# Saddle point and stationary point approximation of the Airy equation

Happy New Year to you all.

Let $$\tag 1 J(N)=\int_a^b e^{Nf(x)}dx$$ where $N\in\mathbb R$ and $N>>1$ and $f(x)$ has a global maximum at $x=x_0$ with Taylor expansion $$f(x) \approx f(x_0)-|f''(x_0)|\frac{(x-x_0)^2}{2}.$$ Then by the saddle point approximation, we get $$\tag 2 J(N)\approx \frac{e^{Nf(x_0)}}{\sqrt{N}}\sqrt{\frac{2\pi}{|f''(x_0)|}}\left(1+O\left(\frac{1}{N}\right)\right).$$

Let $$\tag 3 Ai(x)= \int_\gamma \exp{\left(tx-\frac{t^3}{3}\right)}dt$$ where $\gamma$ is a contour in $\mathbb{C}$ chosen such that the integral converges and the integrand vanishes as $t\to\infty$.

First question: For $x>0$, I want to find an approximation to (3). So, by letting $t=u \sqrt{x}$ , I get $$Ai(x) = \sqrt{x} \int_{\mathbb{R}_+}\exp{\left(\left(u -\frac{u^3}{3}\right)x^{3/2}\right)}$$ Doing so allows me to identify the following:$$N= x^{3/2}~~~f(u)=u-u^3/3~~~$$ from which I get $$Ai(x>0) = \sqrt{2\pi}e^{{2/3}z^{3/2}}x^{-1/4}\left(1+O\left(z^{-3/2}\right)\right).$$ However, the solution is given as $$Ai(x>0) = \sqrt{2\pi}e^{{-2/3}z^{3/2}}x^{-1/4}\left(1+\left(x^{-3/2}\right)\right).$$ Obviously, the my trouble stems from the fact that using (2), I keep getting 2/3 and not -2/3. I'd be very happy if someone could point me in the right direction.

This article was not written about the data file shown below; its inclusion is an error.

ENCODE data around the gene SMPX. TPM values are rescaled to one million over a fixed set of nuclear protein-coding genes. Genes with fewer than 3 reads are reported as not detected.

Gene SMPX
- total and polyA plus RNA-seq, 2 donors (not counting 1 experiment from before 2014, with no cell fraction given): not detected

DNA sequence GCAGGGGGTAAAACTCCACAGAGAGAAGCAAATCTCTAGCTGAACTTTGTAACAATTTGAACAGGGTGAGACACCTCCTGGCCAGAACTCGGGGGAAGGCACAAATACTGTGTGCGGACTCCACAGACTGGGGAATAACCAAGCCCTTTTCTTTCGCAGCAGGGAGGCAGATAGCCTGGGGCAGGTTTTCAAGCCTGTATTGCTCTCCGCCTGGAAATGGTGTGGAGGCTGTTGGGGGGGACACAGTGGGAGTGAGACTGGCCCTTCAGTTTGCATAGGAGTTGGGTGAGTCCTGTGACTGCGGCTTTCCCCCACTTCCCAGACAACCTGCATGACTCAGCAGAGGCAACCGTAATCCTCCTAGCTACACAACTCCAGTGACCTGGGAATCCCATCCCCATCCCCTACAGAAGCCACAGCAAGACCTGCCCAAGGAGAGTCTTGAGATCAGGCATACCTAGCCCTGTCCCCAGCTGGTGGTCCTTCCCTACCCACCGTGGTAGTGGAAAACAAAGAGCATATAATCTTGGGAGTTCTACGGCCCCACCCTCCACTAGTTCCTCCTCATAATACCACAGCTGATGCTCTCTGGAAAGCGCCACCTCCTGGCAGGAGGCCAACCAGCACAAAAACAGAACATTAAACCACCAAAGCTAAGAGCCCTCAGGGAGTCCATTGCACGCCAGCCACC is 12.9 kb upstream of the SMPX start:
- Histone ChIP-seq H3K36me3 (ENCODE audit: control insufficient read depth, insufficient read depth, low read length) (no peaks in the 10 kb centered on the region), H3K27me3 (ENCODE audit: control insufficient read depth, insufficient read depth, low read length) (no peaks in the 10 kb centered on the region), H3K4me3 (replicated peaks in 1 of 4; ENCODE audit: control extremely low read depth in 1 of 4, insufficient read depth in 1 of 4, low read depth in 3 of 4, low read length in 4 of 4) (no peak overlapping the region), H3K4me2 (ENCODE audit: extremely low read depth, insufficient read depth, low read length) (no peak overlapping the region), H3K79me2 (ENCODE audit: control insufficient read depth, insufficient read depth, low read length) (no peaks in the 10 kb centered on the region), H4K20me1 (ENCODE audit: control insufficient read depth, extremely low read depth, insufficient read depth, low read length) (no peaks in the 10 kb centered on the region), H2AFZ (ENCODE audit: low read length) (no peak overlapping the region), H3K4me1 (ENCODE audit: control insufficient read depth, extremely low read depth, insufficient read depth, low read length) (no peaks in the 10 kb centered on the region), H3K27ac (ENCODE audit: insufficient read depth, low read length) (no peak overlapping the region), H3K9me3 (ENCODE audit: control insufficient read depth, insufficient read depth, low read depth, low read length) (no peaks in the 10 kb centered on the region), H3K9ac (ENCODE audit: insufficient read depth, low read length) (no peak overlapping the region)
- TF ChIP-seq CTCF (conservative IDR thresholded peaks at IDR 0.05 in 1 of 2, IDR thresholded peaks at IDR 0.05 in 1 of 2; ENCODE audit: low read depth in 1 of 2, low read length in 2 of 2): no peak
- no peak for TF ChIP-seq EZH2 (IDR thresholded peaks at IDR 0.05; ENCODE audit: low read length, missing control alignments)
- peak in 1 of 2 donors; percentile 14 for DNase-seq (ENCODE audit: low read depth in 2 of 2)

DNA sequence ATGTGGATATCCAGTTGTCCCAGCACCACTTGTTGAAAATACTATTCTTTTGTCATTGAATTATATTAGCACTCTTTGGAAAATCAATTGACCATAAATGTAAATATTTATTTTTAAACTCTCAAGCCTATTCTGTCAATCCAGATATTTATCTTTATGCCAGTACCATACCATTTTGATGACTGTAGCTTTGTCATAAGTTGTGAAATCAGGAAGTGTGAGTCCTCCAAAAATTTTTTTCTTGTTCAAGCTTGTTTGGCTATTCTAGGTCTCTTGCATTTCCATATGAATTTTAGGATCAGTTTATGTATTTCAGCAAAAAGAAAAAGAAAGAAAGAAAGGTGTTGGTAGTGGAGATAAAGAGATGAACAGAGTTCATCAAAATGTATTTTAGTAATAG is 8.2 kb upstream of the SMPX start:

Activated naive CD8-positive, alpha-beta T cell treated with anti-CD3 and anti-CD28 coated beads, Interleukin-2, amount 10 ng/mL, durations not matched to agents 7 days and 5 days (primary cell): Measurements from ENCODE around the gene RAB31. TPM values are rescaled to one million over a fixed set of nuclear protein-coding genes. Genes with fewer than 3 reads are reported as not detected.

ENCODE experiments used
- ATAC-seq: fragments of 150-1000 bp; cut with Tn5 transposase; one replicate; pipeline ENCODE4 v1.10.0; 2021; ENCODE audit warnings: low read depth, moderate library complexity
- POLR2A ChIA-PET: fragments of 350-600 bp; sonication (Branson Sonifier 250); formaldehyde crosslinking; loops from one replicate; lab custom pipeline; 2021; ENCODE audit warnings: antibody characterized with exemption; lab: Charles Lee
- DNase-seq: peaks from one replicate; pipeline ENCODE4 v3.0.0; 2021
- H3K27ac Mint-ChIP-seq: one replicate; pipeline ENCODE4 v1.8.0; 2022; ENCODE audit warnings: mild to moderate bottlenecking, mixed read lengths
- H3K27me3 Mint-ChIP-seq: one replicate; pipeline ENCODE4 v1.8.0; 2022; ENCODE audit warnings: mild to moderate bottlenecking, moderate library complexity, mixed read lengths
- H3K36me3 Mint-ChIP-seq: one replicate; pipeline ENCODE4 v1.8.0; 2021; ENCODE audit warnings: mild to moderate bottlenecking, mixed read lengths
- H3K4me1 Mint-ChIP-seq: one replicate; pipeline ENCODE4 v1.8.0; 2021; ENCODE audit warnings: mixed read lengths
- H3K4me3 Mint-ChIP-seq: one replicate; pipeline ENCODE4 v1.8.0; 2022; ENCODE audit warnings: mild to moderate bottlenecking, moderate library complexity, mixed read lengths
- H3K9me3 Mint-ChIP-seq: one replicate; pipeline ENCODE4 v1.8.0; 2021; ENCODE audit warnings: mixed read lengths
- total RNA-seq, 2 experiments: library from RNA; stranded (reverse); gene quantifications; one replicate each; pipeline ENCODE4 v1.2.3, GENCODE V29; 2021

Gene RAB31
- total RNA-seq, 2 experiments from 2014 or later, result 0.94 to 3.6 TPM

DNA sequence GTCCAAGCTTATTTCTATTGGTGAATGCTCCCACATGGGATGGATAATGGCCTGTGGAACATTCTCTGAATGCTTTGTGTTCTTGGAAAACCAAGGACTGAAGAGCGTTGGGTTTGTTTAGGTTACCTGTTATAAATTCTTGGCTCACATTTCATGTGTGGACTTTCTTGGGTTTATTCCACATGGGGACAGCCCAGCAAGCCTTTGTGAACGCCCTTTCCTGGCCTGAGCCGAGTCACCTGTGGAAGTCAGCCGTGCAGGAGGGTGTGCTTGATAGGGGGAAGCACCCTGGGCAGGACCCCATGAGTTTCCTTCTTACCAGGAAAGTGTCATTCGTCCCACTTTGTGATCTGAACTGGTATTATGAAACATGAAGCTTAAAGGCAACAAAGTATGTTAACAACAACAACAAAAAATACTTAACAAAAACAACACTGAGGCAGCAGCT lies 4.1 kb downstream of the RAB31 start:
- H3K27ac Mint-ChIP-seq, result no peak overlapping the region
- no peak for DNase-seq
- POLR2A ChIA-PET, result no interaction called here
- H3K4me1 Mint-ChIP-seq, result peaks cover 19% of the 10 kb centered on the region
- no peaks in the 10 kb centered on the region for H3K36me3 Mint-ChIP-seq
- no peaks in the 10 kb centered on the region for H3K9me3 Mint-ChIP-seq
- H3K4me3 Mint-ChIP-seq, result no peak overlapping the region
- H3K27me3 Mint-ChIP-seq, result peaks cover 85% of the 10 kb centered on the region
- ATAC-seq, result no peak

Second question: For $x<0$, can I get help in using the stationary phase approximation to approximate (2)?

Please, if what I've done above is complete hokum, let me know as well. Thanks.

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I think it should be $N=x^{3/2}$ and in the integral before this formula as well (and $x^{3/2}$ should be part of the exponent, too). – Fabian Dec 31 '12 at 23:30
You found the asymptotic expansion of the Bi-function. The Ai-function is dominated by the saddle point at $u_0=-1$. The Ai-function should be defined such that it vanishes for $x\to \infty$ (I guess there is another typo in the post) which your solution does not do. – Fabian Dec 31 '12 at 23:35
@Fabian: I've fixed the typo. – Jonjo Dec 31 '12 at 23:37
@Fabian: Can you please point out the typo. did I define The Ai-function incorrectly? – Jonjo Jan 2 '13 at 14:04
I guess Ai is defined such that it vanishes for $x\to\infty$ (and not fur $t\to\infty$ as you state in your post). – Fabian Jan 2 '13 at 14:06